Stuff tumbled from the lower shelf of the big pine bookcase in our study. Sorting through the mess, I discovered things I had forgotten about, including travel journals. Amongst them was a diary from the summer of 1982. I have blogged about what happened before but today I rediscovered the words that I wrote at the time in the very W.H.Smith notebook shown above...
Tuesday August 31st 1982 - Ios, Greece
There were no paths. I just guessed where the beach would be. I slid down the cliff and to my dismay found I was probably in the wrong place. There was only a small pebble beach and rocks.
Anyway, I decided I would make the most of it. I swam and sunbathed, read my book and drank my water till around one o'clock when I chose to leave that lonesome place.
In the hot afternoon sun, I struggled back up the cliff but when I was about fifty feet up with rocks below, I slid and slipped down about ten feet. Now glued to the crumbling cliff face, I trembled with apprehension and it was a couple of minutes before I was calm enough to slowly descend. In that moment, I did not have the appetite for a second ascent.
Coming down had been easy enough. I had not imagined that I'd have a problem going back up when I wanted to leave the little cove. Later, I attempted to leave by different routes - right and left of the beach but after initial success I met with sheer cliffs. I had my blue backpack with me containing passport, money and air ticket etc. so swimming out to sea and round the headland seemed out of the question.. Besides, I was tired from all the swimming I had done and my three failed attempts to scale the cliffs and get out of there.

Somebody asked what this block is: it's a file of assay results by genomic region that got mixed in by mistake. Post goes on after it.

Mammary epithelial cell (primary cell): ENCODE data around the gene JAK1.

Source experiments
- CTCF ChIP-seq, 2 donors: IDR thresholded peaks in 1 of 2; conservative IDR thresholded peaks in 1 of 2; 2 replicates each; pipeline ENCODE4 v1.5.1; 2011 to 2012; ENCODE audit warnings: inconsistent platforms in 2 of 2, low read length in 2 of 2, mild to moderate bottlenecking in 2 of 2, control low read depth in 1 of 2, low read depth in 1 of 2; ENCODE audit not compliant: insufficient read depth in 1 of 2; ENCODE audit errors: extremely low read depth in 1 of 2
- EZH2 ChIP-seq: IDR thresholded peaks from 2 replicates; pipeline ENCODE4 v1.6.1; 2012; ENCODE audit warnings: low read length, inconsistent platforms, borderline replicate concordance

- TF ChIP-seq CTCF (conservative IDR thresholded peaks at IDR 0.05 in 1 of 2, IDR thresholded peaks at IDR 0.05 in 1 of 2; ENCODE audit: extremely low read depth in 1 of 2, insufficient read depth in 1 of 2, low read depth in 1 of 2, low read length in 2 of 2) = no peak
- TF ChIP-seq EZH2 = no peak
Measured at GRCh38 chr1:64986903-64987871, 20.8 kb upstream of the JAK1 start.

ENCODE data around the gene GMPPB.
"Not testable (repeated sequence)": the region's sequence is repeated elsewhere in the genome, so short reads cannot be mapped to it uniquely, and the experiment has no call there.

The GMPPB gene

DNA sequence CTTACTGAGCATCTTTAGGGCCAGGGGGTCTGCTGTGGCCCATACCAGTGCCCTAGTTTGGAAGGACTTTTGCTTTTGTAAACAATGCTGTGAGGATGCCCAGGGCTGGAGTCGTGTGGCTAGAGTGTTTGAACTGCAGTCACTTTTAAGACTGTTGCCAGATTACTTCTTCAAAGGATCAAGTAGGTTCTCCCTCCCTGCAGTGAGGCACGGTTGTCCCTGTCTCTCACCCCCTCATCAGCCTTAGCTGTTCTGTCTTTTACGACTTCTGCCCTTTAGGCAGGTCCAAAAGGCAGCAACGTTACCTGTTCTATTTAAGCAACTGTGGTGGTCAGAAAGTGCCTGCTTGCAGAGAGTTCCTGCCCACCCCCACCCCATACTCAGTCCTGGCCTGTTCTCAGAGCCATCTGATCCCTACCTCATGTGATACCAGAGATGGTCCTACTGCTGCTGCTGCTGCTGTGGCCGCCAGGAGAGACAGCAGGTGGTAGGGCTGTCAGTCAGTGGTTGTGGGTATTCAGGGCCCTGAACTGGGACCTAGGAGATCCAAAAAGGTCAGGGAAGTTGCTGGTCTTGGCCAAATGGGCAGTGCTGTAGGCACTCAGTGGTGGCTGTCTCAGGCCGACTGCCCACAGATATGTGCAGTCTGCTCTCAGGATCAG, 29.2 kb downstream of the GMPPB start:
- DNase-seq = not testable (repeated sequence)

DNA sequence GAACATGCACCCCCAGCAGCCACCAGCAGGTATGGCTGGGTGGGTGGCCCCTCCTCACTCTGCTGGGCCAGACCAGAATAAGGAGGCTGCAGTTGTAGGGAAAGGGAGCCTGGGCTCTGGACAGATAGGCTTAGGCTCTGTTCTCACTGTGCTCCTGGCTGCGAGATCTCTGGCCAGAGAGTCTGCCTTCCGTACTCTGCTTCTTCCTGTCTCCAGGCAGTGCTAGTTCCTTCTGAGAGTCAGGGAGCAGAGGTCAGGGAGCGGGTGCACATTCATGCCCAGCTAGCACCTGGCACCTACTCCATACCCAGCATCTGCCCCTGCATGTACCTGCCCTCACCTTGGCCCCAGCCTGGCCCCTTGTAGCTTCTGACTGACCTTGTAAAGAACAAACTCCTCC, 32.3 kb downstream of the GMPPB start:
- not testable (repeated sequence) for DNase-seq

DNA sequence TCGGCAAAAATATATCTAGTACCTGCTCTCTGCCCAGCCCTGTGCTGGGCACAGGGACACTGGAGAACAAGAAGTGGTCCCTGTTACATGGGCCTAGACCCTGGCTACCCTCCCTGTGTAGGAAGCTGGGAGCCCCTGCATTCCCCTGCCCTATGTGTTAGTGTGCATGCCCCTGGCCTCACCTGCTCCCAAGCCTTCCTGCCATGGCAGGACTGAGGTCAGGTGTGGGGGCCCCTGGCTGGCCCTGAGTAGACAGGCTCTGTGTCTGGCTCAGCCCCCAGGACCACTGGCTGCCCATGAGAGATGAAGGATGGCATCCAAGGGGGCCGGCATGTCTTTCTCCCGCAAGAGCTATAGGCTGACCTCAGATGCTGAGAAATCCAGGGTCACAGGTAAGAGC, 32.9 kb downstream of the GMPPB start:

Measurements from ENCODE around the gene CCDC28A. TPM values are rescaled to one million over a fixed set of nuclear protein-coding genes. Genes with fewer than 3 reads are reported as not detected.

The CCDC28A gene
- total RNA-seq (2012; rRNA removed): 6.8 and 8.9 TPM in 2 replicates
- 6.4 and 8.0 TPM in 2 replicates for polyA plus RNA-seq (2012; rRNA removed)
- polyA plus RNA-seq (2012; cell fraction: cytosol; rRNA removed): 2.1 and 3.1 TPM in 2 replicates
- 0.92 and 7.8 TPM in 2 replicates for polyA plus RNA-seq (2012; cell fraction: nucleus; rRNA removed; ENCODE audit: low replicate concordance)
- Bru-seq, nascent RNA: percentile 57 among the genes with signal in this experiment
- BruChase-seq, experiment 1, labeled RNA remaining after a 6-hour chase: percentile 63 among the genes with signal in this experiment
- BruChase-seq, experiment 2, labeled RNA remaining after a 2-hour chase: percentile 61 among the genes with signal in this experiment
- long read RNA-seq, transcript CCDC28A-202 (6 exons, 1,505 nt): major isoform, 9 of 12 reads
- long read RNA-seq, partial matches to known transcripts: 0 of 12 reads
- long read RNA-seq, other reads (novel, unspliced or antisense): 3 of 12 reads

I found some shade in the lee of a big rock that must at one time have been dislodged from the cliff. I rested for an hour, regathering my strength and feeling increasingly thirsty because I had finished all my water a couple of hours before.
I tried yet another scrambling route but the same thing happened as before - the rocky 60° slope crumbling under my hands and feet as I tried desperately to gain purchase. Then I asked myself a question: if a fishing boat passed by would I try to signal for help ? My internal response was a resounding "Yes!" for I knew that I was now in a very dangerous situation.
I was by now weak and dehydrated - it must have been around five in the late afternoon. Again I rested. There were no boats passing by so in desperation I tried another route up the cliff. But this last effort was just like all the rest - useless. If I fell onto the jumble of large rocks below I could die either instantly or more likely a slow death caused by the injuries I would sustain and the lack of water. There was no doubting that.
to be continued...